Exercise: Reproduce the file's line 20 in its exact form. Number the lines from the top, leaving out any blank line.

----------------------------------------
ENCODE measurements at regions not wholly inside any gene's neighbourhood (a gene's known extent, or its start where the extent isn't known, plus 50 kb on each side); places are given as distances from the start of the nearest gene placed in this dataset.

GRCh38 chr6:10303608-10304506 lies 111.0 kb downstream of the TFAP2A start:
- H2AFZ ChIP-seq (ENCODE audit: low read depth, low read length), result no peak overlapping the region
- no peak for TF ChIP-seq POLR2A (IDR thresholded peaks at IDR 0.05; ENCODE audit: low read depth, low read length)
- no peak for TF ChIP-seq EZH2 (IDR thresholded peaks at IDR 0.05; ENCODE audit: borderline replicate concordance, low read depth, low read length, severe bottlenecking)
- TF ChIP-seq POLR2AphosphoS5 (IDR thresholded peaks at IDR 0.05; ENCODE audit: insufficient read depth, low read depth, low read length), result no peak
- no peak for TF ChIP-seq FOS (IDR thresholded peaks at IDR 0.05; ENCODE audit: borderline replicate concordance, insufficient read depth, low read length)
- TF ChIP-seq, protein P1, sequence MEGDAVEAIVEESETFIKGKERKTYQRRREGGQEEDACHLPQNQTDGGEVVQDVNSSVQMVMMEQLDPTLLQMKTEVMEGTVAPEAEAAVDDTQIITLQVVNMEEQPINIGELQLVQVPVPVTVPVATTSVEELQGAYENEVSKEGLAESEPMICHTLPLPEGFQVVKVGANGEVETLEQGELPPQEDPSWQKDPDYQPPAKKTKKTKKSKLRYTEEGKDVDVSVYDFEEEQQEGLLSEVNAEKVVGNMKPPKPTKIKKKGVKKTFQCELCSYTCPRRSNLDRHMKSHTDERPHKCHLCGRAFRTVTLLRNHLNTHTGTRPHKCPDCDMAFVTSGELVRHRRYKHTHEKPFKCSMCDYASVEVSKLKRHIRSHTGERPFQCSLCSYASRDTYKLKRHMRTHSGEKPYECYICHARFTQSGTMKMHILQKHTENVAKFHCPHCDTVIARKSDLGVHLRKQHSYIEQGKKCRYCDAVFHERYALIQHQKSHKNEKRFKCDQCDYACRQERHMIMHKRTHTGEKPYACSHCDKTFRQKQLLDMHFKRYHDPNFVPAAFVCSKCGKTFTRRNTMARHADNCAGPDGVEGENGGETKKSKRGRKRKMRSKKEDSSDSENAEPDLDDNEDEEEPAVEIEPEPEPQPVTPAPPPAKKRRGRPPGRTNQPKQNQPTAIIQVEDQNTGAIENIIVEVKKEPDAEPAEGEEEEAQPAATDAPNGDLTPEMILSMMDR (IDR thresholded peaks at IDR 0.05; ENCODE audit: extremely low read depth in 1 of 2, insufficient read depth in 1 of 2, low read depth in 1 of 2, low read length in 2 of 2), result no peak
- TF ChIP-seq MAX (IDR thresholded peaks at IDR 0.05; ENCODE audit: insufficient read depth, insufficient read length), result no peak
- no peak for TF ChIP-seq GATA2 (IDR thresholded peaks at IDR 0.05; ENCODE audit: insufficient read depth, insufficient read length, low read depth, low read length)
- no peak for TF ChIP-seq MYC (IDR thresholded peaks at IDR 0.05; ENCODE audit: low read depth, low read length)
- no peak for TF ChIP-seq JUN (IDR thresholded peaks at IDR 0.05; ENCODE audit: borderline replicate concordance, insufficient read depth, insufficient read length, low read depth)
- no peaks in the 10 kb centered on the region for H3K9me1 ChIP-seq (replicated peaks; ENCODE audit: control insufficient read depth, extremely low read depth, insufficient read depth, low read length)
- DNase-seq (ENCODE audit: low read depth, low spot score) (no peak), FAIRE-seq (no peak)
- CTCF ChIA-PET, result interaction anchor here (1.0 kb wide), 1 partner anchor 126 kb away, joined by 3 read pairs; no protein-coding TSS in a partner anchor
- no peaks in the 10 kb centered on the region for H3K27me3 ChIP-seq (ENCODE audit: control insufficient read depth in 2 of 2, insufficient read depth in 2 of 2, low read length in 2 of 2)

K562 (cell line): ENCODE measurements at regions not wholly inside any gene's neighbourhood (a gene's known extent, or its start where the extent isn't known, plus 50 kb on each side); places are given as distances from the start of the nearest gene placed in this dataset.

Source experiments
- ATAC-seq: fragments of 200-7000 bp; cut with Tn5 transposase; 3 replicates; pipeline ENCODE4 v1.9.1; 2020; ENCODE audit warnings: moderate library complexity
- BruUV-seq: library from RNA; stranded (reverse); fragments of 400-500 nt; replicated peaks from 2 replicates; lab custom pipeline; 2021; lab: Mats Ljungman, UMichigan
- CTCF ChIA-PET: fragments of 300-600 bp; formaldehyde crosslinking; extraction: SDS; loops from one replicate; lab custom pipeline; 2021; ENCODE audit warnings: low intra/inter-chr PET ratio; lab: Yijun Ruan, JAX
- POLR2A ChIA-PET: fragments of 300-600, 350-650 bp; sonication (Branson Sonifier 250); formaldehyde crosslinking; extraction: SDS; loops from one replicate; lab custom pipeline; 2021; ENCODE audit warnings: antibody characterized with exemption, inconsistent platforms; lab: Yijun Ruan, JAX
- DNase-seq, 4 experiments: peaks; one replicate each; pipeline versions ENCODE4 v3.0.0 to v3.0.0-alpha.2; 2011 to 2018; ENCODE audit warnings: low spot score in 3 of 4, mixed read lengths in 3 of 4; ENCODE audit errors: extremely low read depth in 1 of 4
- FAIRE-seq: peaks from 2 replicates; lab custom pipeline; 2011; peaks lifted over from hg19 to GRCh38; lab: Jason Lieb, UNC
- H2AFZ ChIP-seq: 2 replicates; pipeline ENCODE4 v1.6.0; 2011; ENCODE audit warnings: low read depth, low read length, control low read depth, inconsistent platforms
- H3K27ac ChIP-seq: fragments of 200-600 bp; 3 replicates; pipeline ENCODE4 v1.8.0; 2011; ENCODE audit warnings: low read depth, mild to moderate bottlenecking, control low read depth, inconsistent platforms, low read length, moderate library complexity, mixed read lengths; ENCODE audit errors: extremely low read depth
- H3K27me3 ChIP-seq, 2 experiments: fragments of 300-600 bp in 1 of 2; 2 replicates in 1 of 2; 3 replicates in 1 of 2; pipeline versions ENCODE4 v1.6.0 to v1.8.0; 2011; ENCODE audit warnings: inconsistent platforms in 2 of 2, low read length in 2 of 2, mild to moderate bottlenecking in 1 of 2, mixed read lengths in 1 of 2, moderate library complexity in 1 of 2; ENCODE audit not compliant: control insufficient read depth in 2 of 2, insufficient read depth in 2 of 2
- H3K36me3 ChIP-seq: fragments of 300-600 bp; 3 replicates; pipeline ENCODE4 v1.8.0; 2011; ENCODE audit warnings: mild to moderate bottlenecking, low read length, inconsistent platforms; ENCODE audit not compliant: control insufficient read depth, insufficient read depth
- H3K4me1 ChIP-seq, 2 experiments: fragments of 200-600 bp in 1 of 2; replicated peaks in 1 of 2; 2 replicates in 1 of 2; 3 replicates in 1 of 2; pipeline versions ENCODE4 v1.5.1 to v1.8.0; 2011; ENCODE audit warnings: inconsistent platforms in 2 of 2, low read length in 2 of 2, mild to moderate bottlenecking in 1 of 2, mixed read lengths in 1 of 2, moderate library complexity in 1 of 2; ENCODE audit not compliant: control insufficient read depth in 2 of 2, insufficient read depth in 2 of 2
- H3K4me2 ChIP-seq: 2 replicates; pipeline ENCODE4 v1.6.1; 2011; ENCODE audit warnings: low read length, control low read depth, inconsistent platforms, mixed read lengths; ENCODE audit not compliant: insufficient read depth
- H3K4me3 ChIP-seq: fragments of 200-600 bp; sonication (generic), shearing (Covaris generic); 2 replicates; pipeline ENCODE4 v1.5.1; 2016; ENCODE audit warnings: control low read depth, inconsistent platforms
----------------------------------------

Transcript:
- BruUV-seq: library from RNA; stranded (reverse); fragments of 400-500 nt; replicated peaks from 2 replicates; lab custom pipeline; 2021; lab: Mats Ljungman, UMichigan